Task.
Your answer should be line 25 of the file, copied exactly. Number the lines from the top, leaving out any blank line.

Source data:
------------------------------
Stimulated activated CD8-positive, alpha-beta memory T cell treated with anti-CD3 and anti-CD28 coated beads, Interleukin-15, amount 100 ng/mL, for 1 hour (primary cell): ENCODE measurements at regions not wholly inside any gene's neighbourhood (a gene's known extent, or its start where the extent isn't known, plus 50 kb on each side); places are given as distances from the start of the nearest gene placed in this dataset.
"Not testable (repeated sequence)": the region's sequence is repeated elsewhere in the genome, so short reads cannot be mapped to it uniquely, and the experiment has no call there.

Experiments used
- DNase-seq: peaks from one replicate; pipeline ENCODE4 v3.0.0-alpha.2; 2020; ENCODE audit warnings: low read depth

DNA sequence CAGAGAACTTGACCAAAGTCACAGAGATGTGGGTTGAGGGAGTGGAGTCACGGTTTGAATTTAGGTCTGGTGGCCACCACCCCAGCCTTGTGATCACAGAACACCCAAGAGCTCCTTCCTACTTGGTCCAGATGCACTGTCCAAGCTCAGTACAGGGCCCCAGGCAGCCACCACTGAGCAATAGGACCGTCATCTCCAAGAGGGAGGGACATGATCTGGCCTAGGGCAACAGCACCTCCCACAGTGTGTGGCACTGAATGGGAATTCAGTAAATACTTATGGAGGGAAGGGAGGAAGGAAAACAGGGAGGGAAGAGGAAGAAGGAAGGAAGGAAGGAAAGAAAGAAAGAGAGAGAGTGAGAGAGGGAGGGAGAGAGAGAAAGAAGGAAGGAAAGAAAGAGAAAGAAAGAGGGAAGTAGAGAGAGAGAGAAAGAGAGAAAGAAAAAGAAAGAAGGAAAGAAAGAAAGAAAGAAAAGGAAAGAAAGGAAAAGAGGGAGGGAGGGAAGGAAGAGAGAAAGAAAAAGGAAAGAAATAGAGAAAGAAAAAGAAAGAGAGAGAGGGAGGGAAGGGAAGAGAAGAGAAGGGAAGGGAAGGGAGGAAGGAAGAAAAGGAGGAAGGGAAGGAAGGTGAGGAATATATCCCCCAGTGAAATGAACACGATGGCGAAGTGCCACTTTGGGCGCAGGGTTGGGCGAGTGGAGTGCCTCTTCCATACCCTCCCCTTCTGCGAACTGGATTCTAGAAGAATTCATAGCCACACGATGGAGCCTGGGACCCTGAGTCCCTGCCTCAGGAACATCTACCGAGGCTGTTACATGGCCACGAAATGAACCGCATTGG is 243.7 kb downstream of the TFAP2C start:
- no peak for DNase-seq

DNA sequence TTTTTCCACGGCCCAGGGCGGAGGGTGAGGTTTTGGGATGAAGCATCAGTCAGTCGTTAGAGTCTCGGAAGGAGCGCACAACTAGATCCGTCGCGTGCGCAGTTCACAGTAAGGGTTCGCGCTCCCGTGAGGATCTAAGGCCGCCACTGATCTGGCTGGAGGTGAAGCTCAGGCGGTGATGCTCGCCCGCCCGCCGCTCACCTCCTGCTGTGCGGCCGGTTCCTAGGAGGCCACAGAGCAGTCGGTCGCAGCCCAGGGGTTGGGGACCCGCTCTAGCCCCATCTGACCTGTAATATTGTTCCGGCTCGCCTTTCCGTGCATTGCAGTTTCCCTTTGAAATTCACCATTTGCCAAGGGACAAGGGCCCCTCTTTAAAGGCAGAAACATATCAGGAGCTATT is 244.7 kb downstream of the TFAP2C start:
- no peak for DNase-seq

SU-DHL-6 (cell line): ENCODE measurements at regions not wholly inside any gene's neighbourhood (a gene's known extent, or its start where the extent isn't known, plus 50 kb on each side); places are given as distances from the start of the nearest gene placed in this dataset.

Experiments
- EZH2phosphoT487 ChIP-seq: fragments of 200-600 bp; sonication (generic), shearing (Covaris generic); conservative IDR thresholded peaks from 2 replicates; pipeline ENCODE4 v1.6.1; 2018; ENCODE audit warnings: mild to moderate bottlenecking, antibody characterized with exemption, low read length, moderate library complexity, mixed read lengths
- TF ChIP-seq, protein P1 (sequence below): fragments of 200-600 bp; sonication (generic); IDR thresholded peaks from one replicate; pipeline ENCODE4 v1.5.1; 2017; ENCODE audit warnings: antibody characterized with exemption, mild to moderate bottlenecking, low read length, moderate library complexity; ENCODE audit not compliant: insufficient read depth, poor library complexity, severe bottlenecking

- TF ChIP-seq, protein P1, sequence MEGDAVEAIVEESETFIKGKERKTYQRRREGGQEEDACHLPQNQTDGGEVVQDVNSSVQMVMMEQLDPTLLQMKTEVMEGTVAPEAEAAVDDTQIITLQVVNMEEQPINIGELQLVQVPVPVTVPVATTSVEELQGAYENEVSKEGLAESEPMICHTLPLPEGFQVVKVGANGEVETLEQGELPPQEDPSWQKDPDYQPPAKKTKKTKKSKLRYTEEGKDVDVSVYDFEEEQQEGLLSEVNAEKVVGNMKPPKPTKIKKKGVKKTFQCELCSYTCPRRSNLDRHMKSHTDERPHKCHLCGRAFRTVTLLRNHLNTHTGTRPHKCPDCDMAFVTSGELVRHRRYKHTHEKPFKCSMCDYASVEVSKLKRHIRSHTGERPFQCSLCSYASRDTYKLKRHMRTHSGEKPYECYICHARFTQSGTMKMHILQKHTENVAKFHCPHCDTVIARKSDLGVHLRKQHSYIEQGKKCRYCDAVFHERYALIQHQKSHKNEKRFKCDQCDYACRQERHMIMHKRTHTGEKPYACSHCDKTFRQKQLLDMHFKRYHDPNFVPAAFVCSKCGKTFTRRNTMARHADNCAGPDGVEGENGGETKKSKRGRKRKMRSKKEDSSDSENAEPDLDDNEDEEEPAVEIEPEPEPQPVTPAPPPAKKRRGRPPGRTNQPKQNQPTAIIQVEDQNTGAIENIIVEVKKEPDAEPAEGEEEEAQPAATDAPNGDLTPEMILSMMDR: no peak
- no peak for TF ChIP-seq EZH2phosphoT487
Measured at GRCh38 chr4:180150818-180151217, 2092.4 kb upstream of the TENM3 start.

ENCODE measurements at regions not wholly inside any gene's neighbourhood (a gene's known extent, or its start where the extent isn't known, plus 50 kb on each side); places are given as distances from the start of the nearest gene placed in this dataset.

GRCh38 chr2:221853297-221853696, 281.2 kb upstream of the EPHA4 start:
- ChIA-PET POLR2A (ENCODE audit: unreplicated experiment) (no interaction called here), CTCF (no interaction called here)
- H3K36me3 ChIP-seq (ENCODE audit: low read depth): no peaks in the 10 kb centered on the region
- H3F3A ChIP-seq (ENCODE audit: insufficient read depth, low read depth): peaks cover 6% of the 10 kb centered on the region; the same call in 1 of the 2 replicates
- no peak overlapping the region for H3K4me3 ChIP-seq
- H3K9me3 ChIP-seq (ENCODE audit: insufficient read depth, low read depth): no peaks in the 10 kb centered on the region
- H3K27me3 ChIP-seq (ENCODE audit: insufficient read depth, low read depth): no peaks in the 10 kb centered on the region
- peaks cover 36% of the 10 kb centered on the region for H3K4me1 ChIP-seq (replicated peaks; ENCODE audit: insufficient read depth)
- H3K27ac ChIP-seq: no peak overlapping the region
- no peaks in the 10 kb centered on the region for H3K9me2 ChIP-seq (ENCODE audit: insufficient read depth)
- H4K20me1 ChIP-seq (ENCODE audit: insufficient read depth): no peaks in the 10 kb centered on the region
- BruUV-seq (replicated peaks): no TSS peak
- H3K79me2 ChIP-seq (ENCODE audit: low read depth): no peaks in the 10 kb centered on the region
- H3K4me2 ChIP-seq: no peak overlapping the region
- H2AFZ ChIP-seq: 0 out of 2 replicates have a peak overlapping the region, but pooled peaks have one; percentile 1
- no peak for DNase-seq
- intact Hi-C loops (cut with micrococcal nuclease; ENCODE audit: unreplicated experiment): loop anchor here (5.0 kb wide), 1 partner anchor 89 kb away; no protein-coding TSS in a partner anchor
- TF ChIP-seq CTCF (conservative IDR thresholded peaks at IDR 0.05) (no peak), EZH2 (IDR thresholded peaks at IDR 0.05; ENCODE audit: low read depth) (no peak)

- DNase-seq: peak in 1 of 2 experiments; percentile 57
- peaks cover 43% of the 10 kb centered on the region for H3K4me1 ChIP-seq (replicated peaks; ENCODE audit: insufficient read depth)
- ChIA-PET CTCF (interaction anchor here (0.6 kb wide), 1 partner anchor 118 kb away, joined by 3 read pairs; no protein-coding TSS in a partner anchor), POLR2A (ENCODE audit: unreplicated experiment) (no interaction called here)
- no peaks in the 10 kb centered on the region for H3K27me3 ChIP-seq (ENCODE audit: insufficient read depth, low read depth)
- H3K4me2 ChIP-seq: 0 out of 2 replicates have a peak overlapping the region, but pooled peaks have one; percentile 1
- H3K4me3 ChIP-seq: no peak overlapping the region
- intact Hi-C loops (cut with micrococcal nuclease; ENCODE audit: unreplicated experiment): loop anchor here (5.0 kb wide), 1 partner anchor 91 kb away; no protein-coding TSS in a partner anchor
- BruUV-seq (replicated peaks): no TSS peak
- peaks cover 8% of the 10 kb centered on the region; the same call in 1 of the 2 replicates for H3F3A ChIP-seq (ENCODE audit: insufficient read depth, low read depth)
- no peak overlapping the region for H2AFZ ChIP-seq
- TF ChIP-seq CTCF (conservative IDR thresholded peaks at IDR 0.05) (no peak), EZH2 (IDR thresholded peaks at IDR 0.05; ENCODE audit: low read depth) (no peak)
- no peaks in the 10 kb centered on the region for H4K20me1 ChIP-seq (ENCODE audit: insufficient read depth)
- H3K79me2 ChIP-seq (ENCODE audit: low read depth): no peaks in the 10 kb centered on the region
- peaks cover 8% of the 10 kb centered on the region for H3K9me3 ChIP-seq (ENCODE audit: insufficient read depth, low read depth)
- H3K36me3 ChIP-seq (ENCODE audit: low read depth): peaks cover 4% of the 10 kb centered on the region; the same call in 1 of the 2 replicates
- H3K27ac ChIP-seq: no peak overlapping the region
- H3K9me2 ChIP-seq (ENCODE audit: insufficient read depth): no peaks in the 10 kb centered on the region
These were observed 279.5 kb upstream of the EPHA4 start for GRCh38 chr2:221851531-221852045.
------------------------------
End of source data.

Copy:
- H3K27ac ChIP-seq: no peak overlapping the region